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As tribal speakers dwindle, a rush to teach their words

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  • As tribal speakers dwindle, a rush to teach their words

    Native American languages at risk

    By Tom Nugent, Globe Correspondent | May 31, 2005

    MT. PLEASANT, Mich. -- After 10 years of teaching Ojibwe 101 to students at Saginaw Chippewa Tribal College, language instructor George Roy says he's more determined than ever to prevent the language of his Native American ancestors from vanishing into history.

    ''The first thing I tell my students at the beginning of each semester is that we're fighting a battle to hold onto our own cultural identity," said the 58-year-old Roy, a member of Michigan's Ottawa tribe. ''Language is the glue that holds our culture together. . . . The stakes are very high, and I think most of us who teach Native American languages and culture in the Great Lakes realize that we're fighting an uphill battle to preserve our own heritage."

    Roy, who often introduces himself to new students as both George Roy and Signaak -- his tribal family name, pronounced ''SIG-ah-Nawk," which means blackbird -- is among Native American speakers and cultural researchers across the Midwest battling to save dozens of increasingly threatened Indian languages from extinction.

    Most of the approximately 40 Native American languages and dialects still being used on reservations and in Native American families in the Midwest are expected to vanish within the next few decades, say linguists, as their last remaining tribal speakers die.

    ''Unfortunately, I think it's going to be very difficult for native Midwestern languages such as Ojibwe and Potawatomi to survive beyond the next 20 or 30 years," said Anthony Aristar, a Wayne State University linguistics researcher who directs a $2 million archival project aimed in part at preserving dying Indian languages in a large database.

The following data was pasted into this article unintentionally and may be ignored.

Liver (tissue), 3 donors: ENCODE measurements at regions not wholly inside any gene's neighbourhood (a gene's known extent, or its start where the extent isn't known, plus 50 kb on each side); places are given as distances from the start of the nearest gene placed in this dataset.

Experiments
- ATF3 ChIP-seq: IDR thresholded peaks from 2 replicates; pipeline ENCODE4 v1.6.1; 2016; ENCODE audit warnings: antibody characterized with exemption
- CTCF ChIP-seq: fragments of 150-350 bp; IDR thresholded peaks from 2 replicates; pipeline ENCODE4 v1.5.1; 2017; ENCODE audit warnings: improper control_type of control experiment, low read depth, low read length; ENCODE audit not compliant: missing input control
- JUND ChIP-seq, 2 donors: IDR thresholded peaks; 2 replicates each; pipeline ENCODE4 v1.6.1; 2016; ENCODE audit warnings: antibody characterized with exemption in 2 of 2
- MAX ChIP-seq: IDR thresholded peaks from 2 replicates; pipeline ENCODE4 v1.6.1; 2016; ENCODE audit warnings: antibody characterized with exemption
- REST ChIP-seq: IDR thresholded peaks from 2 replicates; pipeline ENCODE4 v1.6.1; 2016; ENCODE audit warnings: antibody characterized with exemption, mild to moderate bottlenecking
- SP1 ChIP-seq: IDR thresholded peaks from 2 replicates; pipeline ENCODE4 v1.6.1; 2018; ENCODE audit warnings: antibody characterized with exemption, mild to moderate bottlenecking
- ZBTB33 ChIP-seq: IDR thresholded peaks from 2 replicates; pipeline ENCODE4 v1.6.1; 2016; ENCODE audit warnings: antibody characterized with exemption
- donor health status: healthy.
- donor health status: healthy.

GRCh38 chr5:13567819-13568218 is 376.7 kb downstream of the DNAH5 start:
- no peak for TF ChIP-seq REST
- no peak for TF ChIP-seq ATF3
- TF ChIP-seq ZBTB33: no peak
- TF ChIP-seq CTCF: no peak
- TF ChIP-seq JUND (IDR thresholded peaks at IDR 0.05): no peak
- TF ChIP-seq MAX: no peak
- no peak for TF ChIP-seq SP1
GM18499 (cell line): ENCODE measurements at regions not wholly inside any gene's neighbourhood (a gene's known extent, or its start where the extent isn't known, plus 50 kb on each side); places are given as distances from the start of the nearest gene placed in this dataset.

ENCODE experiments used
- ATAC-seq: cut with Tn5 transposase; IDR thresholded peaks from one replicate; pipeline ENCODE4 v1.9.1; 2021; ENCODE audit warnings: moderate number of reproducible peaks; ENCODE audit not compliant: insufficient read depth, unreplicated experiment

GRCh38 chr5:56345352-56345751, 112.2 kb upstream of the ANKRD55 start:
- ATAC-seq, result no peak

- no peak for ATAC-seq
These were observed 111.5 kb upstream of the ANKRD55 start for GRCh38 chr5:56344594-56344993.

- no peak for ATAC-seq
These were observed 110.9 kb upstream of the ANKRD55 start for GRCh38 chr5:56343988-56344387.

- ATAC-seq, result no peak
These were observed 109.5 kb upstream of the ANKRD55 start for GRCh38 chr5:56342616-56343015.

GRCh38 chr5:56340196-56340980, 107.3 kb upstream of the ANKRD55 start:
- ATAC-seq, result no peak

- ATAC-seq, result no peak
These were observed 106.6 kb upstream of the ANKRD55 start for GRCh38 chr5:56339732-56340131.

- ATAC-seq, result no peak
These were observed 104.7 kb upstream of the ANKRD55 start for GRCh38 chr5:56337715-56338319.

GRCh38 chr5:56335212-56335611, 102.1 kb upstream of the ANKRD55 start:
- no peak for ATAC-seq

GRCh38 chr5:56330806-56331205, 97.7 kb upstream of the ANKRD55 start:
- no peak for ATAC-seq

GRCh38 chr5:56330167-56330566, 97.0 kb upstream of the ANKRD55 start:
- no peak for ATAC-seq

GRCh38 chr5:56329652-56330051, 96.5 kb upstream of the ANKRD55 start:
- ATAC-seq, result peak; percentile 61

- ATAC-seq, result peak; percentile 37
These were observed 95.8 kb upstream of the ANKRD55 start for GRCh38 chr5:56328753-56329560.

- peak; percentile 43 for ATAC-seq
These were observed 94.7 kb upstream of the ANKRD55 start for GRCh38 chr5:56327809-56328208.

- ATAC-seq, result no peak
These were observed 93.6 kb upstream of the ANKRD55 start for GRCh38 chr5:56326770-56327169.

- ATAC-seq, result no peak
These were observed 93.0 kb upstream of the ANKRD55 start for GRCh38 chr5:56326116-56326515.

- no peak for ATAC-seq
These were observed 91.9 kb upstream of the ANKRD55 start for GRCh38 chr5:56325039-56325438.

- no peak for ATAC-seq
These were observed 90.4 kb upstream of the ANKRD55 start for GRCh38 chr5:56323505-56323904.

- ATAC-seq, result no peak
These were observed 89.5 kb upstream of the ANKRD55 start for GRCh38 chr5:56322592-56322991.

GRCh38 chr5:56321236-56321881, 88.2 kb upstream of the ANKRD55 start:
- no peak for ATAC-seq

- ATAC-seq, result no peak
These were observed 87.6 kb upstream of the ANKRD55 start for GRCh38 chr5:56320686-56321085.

The growing threat to Indian languages of the Midwest is part of a worldwide phenomenon. Linguists say that, on average, a language becomes extinct every two weeks. Many language specialists blame English language television programming and the prevalence of English language software for the decline.

    In an effort to rescue some threatened languages, the National Endowment for the Humanities and the National Science Foundation earlier this month announced a $4.4 million program of grants and fellowships designed to preserve both written and spoken elements of more than 70 threatened languages, including more than a dozen Native American languages, before they become extinct. The project, called Documenting Endangered Languages, awarded 13 fellowships and 26 institutional grants for projects ranging from digitizing Cherokee writings in North Carolina to documenting the Kaw language in Oklahoma.

    ''These languages are the DNA of our human culture, and if we lose them, we will be losing a unique and irreplaceable part of our experience," said Bruce Cole, chairman of the National Endowment for the Humanities. ''The scholars tell us there are almost 7,000 languages in the world, and that half of them will probably be lost in the next century."